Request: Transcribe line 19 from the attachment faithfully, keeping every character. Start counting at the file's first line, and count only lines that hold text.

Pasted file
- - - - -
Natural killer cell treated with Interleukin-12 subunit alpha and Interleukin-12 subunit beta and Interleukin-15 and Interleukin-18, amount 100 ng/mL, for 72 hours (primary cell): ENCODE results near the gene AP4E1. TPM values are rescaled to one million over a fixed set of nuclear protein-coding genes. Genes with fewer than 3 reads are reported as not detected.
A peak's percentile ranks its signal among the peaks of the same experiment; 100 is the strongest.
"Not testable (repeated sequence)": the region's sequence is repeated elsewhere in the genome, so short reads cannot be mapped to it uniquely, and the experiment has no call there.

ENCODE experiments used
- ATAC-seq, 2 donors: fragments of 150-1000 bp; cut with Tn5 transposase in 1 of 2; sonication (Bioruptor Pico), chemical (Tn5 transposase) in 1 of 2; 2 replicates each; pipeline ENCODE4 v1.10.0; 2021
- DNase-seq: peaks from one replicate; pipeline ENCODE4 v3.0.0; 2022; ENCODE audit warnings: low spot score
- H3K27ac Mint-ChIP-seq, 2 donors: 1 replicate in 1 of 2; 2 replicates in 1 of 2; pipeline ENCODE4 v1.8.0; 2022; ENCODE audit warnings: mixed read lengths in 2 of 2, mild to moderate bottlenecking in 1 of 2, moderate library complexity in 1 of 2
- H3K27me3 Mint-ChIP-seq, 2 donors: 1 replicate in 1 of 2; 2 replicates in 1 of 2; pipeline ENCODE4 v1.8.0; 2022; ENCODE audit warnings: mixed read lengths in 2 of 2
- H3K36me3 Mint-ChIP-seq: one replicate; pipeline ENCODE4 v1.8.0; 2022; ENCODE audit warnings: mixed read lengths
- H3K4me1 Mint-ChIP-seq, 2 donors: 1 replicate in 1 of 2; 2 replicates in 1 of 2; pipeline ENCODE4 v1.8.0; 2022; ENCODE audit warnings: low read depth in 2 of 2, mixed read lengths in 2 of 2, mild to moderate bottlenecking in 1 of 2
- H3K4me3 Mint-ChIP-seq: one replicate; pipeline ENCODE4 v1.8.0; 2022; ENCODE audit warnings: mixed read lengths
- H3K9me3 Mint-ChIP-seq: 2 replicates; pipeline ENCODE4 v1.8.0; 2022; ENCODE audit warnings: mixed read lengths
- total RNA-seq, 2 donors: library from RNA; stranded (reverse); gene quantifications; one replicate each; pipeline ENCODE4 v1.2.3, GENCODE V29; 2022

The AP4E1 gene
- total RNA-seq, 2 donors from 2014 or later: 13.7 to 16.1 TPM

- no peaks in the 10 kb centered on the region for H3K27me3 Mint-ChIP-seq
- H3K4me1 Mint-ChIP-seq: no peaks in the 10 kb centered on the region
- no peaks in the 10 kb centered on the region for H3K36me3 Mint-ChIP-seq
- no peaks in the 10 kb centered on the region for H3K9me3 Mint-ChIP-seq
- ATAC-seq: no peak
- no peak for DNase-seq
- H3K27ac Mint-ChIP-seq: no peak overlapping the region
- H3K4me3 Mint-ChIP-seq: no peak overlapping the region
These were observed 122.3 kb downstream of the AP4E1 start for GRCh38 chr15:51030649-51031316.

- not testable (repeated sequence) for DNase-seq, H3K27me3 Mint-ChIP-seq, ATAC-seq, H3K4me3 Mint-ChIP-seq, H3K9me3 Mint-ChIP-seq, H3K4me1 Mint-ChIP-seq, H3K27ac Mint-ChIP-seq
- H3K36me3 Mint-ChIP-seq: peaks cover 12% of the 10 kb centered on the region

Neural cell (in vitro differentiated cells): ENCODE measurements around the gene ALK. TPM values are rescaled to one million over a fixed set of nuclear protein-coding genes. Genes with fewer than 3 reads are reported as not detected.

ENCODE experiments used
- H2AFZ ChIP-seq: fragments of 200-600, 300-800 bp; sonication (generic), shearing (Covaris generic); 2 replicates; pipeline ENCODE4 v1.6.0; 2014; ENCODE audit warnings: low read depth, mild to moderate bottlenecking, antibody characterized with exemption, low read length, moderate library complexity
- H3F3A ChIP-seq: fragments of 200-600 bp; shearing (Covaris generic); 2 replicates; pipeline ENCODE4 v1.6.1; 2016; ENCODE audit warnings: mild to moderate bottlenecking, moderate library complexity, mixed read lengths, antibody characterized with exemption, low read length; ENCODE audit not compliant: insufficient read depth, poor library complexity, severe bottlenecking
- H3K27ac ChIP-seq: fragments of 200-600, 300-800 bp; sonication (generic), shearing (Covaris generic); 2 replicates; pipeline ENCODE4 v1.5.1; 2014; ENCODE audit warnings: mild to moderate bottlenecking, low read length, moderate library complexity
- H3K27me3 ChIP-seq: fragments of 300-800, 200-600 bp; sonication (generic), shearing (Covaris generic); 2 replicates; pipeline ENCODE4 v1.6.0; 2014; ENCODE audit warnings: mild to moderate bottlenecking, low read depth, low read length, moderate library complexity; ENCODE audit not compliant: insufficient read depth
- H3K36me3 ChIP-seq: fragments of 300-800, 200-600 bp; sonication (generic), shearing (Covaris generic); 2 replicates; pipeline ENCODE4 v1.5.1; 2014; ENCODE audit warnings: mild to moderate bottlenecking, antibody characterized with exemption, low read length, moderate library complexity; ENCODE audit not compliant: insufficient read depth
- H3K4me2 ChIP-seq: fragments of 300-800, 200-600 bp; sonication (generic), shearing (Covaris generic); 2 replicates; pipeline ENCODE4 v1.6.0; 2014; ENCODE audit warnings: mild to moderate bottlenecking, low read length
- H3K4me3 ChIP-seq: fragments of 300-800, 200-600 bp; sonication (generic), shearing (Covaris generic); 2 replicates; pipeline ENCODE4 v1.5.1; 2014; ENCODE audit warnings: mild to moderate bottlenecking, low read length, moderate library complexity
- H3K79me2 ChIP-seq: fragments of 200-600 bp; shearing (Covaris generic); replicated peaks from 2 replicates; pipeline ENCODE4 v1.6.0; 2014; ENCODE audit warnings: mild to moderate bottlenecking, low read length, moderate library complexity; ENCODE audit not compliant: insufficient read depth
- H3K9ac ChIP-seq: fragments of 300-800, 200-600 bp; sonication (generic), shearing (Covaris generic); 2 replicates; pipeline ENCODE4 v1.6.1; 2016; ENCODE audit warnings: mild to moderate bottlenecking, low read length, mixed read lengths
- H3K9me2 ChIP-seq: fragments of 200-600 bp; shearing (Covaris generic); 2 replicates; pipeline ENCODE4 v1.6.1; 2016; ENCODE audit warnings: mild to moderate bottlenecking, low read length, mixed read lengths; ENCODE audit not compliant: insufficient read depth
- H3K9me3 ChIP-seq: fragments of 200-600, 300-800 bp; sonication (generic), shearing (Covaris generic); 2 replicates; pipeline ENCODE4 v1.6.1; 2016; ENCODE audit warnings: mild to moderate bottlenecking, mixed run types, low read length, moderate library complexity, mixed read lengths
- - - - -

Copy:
- no peaks in the 10 kb centered on the region for H3K9me3 Mint-ChIP-seq